Staying in Westmeston Place, near Ditcling, there have been a number of surprising encounters of the animal kind. There was the Robin in the kitchen. There was the wallaby sighted by my landlady's daughters. The panther spotted by Dermot who lives next door. I shrink from mentioning the other kind of visitors who came to the kitchen looking for some nibbles. There was even the incident a few weeks back when an old man in Lewes high street called me over and told me:-
"I can't go back into my house because there is an enormous red snake in there."
I offered to tell the police, and then went and did so, to their surprise. I left my details and the address of the man with the snake, and they said they'd send someone round.
The next day the people I'm staying with in Westmeston told me there was a strange messsage for me on the answerphone. I pressed the button.
"Mr Glyn-Jones it's Lewes police station. We're calling to tell you that there wasn't an enormous red snake in the man's house."
I can understand why my house-colleagues would have found this a little strange. And the police hadn't really enlightened me as to why the old man had thought that there was an enormous snake in his house, although thoughts of Weston's Strong Vintage Organic Cider come to mind.
None of this, however, prepared me for the creature that crawled along the kitchen floor a couple of days ago in Westmeston Place.
"Oh my god! What is that!" cried Alina, one of the landlady's daughters.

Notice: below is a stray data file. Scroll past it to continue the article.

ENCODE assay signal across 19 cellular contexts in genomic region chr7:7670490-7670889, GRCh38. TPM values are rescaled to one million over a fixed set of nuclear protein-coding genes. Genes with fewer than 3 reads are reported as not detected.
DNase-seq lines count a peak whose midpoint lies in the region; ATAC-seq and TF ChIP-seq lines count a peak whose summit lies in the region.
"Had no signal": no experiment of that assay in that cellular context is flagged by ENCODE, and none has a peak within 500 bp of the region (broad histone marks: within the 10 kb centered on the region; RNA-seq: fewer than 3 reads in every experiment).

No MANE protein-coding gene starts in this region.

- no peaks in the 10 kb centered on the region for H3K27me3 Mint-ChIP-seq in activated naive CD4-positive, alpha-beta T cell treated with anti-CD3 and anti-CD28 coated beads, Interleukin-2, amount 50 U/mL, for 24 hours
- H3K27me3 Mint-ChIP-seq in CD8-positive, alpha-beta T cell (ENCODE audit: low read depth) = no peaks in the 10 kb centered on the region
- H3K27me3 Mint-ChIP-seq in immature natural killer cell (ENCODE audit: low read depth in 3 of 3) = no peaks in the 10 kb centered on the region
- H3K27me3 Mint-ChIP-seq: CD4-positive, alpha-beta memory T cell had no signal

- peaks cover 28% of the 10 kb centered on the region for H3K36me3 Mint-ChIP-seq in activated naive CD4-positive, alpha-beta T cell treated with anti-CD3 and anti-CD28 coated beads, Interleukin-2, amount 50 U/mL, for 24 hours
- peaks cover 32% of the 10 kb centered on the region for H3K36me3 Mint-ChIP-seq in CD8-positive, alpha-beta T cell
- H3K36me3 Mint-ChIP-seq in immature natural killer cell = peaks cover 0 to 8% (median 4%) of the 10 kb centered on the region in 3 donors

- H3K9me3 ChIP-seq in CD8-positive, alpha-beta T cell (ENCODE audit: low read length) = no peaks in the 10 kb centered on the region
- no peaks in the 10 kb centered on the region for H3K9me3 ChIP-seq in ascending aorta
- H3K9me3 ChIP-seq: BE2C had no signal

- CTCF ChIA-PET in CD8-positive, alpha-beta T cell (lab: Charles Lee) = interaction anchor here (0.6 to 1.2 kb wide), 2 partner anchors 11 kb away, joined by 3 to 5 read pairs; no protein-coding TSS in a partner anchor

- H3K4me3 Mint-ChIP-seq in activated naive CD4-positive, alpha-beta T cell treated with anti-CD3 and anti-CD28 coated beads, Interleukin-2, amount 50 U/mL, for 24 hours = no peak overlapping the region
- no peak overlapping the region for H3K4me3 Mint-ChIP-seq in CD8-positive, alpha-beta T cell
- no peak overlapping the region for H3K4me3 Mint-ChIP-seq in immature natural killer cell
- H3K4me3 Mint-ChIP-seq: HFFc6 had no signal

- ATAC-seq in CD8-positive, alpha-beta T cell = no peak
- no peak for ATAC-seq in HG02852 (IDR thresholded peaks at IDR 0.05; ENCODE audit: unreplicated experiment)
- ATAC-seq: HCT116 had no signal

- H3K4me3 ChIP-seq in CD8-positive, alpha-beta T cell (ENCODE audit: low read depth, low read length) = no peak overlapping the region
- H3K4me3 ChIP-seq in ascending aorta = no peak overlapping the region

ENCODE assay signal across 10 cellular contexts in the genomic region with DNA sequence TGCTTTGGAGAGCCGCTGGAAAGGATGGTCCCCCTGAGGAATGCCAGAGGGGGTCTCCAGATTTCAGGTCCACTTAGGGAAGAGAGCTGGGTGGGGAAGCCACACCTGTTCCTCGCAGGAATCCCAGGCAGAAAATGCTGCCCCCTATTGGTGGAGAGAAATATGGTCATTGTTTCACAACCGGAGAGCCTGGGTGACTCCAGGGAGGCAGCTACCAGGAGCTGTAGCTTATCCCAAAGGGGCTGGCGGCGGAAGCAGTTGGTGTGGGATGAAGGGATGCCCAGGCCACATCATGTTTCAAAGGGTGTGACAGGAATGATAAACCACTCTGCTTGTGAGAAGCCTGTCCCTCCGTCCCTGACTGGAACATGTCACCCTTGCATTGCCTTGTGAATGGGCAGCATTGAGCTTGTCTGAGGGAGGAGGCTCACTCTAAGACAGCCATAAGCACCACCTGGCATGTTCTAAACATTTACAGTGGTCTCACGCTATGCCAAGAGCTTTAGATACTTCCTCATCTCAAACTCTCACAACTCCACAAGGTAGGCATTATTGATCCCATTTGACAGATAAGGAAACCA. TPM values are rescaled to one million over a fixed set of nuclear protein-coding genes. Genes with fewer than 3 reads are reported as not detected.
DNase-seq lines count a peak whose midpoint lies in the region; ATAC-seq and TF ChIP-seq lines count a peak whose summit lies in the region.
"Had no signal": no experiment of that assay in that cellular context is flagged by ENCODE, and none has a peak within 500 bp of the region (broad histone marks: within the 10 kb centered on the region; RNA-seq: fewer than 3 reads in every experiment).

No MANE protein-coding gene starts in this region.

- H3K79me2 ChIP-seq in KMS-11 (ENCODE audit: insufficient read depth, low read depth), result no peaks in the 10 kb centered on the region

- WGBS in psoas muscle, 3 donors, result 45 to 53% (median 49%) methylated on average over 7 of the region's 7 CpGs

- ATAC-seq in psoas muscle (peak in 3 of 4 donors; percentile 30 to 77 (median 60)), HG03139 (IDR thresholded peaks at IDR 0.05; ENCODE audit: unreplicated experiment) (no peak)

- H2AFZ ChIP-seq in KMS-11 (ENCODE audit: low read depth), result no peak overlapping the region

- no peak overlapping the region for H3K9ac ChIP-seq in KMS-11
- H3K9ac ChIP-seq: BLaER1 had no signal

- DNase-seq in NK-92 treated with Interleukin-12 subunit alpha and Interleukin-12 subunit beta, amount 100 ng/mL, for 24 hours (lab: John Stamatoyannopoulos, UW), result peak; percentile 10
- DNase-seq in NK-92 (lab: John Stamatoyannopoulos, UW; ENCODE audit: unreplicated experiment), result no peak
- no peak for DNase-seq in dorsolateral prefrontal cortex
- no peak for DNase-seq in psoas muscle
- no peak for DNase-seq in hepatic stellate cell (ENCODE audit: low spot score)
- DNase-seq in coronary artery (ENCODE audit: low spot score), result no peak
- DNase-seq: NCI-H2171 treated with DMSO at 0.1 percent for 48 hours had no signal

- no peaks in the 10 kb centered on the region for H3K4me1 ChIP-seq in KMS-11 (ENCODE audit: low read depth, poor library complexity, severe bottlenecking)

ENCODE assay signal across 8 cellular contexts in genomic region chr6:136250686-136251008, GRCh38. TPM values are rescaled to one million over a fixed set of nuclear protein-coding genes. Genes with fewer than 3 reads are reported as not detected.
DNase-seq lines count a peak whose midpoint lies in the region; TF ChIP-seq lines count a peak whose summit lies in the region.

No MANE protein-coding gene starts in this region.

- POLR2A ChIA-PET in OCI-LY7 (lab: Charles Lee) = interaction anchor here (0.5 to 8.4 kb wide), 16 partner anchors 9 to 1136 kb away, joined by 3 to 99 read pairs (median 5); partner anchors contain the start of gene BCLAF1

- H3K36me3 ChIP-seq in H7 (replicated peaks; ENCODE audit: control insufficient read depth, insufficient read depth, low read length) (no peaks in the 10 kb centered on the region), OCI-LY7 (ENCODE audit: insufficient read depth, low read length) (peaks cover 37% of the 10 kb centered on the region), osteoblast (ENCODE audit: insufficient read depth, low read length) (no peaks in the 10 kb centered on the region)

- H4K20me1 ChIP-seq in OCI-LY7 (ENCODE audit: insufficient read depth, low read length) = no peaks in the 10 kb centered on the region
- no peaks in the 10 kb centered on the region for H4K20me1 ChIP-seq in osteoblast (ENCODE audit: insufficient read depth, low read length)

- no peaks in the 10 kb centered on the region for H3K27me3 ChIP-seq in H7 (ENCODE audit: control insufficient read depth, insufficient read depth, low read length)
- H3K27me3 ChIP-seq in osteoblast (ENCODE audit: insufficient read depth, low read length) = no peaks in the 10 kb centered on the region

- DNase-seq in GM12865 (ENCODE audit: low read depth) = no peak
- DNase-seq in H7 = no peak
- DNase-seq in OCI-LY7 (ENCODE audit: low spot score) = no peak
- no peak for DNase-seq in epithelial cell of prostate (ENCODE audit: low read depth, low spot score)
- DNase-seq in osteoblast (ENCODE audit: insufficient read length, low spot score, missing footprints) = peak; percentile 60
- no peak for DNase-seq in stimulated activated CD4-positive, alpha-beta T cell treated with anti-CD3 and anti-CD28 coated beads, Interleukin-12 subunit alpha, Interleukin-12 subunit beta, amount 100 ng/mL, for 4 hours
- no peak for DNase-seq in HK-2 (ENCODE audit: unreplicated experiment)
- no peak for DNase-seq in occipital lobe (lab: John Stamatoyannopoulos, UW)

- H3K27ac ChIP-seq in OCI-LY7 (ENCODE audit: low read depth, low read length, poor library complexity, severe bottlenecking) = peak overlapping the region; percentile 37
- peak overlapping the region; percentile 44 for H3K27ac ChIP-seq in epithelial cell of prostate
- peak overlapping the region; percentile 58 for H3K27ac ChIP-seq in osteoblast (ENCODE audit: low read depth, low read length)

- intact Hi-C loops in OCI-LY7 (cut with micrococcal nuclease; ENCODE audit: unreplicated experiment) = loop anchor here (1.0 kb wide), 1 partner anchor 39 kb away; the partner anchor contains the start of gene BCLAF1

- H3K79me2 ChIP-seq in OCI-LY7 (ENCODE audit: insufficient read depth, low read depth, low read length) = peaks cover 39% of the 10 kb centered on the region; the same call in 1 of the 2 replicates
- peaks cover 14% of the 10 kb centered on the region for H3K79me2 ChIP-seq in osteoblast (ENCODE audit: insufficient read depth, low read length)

I went over to have a look.
"It's a lizard!" I said, and suddenly the enormous red snake in the man's house in Lewes didn't seem so impossible after all. "That's the wierdest animal we've had in here yet!" Then I wondered if that sounded a bit rude.
I thought about the matter for a moment, not very clearly.
"Maybe it's a slow worm," I said. "They're actually snakes but they look like lizards."
I thought about it a bit more.
"Oh no, hang on, they're actually lizards but they look like snakes. They haven't got any legs."
This fellow, however, did have legs. What on Earth was he doing walking around the place in December?
"What shall we do with him?" asked Alina.
I responded by placing a bowl over him and said "First I'm going to finish my dinner."
I wondered whether the newly built swimming pool shed in the orchard at the end of the garden might be the safest place for a lizard to hole up during the night.
"What about the swimming pool shed?" Alina suggested, just after this thought.
"I was just thinking the same thing!" I said.
So after my dinner I took the little fellow down to the shed, although not without misgivings. What if he had a perfectly good home which he had been on his way back to before I put the bowl over him? And how would he find enough to eat and drink before he settled back into hypernation? Still, it seemed the only way forward.
Shortly after when I was back in the kitchen my landlady returned.
"It wasn't a newt?" she suggested when I informed her about the recent goings on.
A newt! Of course it was a newt!
"There are lots of newts in the pond," she added.
Yes indeed there were, and now I recalled Dermot telling me how at night after it has rained the newts go crawling around the fields. This was such a night - the grass all lovely and wet for a newt to go crawling around in.
Using my phone as a torch I hunted around the shed to try and find the poor little fellow who I had cut off from the moisture a newt loves and needs. But nowhere was he to be seen. I had another look the following day, and left the door open for an hour or so to give him a good chance of escape. Let's hope he's doing fine, and has found his way back to the pond.